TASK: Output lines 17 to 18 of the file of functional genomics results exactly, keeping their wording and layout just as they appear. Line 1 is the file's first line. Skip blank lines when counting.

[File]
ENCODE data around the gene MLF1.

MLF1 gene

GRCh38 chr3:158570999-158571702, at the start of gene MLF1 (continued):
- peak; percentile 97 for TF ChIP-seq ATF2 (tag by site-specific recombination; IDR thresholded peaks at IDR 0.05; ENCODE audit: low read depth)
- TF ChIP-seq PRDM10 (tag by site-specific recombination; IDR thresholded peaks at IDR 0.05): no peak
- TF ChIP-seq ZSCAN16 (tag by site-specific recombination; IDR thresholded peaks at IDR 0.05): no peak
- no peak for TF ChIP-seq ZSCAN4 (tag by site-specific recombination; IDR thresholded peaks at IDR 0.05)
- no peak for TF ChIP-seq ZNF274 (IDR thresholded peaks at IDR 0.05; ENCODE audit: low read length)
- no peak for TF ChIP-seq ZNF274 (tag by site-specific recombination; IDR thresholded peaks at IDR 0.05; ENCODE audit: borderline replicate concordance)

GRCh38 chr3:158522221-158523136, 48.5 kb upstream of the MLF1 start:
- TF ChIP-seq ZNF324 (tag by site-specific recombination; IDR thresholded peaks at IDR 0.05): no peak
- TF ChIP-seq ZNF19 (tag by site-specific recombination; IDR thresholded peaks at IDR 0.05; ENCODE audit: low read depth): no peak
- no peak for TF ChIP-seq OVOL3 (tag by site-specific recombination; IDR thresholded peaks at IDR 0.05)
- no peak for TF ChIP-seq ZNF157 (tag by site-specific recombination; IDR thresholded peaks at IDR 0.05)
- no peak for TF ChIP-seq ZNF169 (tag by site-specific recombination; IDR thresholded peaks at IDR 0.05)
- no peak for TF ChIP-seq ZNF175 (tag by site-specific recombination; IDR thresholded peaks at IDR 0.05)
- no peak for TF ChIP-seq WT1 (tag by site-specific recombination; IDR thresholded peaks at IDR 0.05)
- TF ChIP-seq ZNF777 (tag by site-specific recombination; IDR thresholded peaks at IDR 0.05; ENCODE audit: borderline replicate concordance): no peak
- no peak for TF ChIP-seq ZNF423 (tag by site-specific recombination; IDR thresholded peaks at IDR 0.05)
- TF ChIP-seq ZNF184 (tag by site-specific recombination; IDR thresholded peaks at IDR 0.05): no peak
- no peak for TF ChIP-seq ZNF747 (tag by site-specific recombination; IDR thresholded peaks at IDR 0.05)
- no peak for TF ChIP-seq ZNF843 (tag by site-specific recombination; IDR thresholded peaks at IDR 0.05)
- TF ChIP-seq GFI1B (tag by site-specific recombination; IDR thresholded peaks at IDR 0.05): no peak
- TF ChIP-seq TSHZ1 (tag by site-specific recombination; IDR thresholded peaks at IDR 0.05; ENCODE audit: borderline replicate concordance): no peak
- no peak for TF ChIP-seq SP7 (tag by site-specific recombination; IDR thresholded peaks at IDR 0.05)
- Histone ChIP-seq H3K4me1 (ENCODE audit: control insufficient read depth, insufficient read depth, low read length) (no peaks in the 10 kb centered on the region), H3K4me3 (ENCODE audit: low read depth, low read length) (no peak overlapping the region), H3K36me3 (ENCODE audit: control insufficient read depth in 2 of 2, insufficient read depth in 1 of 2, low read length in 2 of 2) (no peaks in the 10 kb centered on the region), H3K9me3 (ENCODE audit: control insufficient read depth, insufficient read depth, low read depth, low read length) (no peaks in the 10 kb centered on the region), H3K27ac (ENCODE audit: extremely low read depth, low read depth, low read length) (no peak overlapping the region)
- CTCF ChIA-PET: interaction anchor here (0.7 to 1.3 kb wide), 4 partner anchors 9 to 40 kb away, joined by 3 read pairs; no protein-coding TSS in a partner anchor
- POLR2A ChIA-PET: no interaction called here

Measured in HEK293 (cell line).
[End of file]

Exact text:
- no peak for TF ChIP-seq WT1 (tag by site-specific recombination; IDR thresholded peaks at IDR 0.05)
- TF ChIP-seq ZNF777 (tag by site-specific recombination; IDR thresholded peaks at IDR 0.05; ENCODE audit: borderline replicate concordance): no peak